Sixth, Iran’s pivot to the East was a result of the world powers’ support of d Saddam’s aggression in the Iraq war.  After the war, Eastern powers, namely Russia and China, pursued a form of rapprochement with Iran, whereas those of the West—particularly the United States and Western Europe—pursued a hostile approach to Iran. The upshot was that after Trump’s withdrawal from the JCPOA and Europe’s unremitting compliance and subservience to Trump’s maximum pressure strategy, Iran’s Supreme Leader officially declared that Iran no longer trusts Europe and that Iran should count on the East. Hence, the continuity of Western powers’ hostility toward Iran after the war has provided the strongest incentives for Iran to turn toward the East. The twenty-year strategic agreement with China and the twenty-year strategic agreement with Russia are two clear examples of Iran’s lack of mistrust of the West. Today, China and Russia are Iran’s main trade partners, whereas in the early 2000s, it was Germany.

Back to Diplomacy
For Iranians, it is not easy to forget the magnitude and the scale of death and destruction of the Iraq–Iran War. However, massive death and destruction aside, the long-term consequences of that war shaped in many ways the geopolitics of the region. Indeed, many of the hard problems of today’s Middle East have originated in those eight years.

The Iraq–Iran War set the political trajectory of the region in some important ways for the decades to come. But that is not the only war the Middle East has witnessed. If one war has that many pernicious consequences for peace and stability in the region as I examined above, one might ask in horror, what would be the long-term consequences of the invasion of Iraq and Afghanistan by the United States in early 2000s and the Saudi-led war on Yemen for the future of the region? These questions are hard to even contemplate. But they give us enough reason to believe that exhibition of power in the form of warfare is doomed to failure. Sooner or later, the United States will have to realize that its policy of domination has led to disastrous outcomes for the region and beyond. To fill the vacuum left behind by the United States when it leaves the region is an invitation to create a regional security and cooperation system among the countries of the region. A regional security and cooperation system in the Persian Gulf engulfing Iran, Saudi Arabia, Iraq, and the other GCC member states would be the first vital achievement. To move toward such a strategy, we need an end to war and to choose diplomacy as the only choice.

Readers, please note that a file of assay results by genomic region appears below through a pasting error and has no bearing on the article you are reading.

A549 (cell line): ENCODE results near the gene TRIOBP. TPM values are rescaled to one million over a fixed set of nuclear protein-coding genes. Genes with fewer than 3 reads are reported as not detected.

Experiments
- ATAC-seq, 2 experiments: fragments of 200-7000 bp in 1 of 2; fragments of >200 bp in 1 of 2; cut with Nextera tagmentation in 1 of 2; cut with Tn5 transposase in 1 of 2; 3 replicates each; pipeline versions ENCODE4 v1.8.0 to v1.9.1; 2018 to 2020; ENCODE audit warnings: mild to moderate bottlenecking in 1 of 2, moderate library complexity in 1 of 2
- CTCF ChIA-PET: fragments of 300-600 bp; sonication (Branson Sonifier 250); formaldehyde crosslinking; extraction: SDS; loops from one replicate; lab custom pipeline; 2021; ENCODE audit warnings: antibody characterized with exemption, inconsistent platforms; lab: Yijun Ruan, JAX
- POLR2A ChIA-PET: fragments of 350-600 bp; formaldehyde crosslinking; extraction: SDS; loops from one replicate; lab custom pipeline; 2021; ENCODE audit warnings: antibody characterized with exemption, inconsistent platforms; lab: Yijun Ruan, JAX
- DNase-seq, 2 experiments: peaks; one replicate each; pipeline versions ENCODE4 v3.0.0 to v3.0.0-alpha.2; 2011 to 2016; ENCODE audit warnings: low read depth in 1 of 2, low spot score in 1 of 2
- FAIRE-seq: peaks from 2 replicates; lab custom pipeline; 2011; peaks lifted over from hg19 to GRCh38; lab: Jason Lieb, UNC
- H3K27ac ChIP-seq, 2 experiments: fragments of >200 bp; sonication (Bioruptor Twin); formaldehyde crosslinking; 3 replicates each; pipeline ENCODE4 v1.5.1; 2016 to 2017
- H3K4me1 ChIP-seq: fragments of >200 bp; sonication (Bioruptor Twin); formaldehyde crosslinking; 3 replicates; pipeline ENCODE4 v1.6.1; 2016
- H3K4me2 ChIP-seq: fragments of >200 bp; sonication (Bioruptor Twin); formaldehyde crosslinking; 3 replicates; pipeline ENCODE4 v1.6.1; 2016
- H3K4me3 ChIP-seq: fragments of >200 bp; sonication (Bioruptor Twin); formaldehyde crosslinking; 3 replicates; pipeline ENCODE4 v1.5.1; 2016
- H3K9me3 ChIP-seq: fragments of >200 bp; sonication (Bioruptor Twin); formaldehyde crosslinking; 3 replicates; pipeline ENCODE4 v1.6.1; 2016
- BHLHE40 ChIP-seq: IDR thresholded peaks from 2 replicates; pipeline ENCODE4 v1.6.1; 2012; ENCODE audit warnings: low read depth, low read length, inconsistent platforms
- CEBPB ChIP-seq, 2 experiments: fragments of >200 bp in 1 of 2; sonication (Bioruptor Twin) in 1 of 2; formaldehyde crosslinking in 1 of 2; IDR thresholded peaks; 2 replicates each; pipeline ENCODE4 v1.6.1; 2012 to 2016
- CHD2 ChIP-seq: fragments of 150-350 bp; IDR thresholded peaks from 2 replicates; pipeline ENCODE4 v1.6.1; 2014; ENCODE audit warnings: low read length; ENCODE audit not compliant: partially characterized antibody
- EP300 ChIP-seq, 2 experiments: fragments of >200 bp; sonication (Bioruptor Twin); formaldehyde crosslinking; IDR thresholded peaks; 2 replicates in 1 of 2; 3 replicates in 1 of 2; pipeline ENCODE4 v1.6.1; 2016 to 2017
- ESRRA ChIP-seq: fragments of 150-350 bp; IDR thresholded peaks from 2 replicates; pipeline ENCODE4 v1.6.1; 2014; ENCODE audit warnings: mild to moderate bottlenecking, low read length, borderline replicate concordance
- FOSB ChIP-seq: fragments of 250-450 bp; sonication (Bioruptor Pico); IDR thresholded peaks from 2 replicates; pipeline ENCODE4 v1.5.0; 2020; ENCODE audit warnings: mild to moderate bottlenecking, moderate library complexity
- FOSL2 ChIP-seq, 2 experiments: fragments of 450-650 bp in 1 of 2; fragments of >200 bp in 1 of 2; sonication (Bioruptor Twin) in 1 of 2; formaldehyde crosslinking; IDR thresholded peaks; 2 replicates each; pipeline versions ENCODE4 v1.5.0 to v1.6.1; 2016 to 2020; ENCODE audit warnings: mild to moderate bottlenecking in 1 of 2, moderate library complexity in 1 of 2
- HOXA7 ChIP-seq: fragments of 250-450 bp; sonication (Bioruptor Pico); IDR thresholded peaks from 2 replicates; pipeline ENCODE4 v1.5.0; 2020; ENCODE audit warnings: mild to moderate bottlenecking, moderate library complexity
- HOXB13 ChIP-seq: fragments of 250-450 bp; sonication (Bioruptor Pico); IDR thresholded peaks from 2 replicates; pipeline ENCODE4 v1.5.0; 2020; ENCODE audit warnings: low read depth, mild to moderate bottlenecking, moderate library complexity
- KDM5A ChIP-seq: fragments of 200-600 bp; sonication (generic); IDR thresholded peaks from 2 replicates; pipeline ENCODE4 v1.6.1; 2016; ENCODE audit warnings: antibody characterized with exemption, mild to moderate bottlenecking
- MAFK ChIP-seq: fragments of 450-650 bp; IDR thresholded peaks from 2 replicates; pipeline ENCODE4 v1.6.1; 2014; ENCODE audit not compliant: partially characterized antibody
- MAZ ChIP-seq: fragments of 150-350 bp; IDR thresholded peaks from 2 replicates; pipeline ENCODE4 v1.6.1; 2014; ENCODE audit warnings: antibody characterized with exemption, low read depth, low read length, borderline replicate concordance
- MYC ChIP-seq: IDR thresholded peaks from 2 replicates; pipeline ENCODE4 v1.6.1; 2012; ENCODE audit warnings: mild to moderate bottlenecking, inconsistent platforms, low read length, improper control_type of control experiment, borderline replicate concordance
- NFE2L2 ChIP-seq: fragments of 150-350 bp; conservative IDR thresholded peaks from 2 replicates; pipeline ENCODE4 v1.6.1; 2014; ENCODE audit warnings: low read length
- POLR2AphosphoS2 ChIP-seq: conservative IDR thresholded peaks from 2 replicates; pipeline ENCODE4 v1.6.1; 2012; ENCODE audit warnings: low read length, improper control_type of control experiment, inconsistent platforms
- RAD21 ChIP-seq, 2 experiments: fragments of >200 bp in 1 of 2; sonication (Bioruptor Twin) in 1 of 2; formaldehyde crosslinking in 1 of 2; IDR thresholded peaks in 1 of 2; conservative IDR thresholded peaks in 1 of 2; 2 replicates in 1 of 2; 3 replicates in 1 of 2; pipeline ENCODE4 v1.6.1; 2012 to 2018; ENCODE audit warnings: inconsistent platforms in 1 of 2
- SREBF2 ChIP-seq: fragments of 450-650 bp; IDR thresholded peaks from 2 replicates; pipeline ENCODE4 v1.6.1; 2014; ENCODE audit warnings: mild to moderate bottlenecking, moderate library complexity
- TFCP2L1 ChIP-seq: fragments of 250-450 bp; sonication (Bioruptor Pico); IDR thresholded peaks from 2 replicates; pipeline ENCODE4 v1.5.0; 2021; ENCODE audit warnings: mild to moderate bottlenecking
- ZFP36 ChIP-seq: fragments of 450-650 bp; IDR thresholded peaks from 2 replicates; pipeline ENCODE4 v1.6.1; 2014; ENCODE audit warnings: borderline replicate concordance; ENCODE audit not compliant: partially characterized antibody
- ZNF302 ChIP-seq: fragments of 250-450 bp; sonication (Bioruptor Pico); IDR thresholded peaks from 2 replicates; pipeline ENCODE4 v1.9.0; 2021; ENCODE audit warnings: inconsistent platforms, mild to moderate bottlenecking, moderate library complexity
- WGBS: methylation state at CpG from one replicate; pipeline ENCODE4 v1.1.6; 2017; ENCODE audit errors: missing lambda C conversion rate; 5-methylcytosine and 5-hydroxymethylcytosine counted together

No doubt the 1979 Revolution shaped the geopolitics of the region. However, Iraq’s aggression against Iran and the support of regional countries and international powers was the most important factors shaping Iran’s foreign policy strategy and its geopolitical shift. The Iran–Iraq War bolstered the resistance discourse against hegemony and neo-imperial forms of domination by the world powers, including and most importantly by the United States. Iranian officials remember when Saddam enjoyed the support of powers from both the West and the East, from both the United States and Soviet Union. If the Iranian leaders are suspicious of the United States when it comes to holding its end of the bargain on any negotiation table, the suspicion almost entirely can be attributed to the hard lessons they learned during the Iraq–Iran War. The experience of the war shows that the terrible consequences of a war remain a stumbling block to peace efforts. To achieve a lasting peace, belligerent thinking must be thrown into the dustbin of history, focusing only on the option of diplomacy.

Seyed Hossein Mousavian is a Middle East Security and Nuclear Policy specialist at the Program on Science and Global Security in the Woodrow Wilson School of Public and International Affairs at Princeton University. He previously served as Iranian ambassador to Germany (1990−97) and spokesman for Iran’s team in nuclear negotiations with the European Union and the International Atomic Energy Agency (2003–05).  From 2005 to 2007, he served as foreign policy advisor to Ali Larijani, then secretary of the Supreme National Security Council and chief nuclear negotiator.  Mousavian was head of the Foreign Relations Committee of Iran’s National Security Council from 1997 to 2005 and served as the vice president of the Center for Strategic Research for International Affairs between 2005 and 2009 and as general director of Foreign Ministry for West Europe between 1987 and 1990. He is the author of The Iranian Nuclear Crisis: A Memoir, Iran-Europe Relations: Challenges and Opportunities, and his forthcoming book, Iran and the United States: An Insider’s View on the Failed Past and the Road to Peace.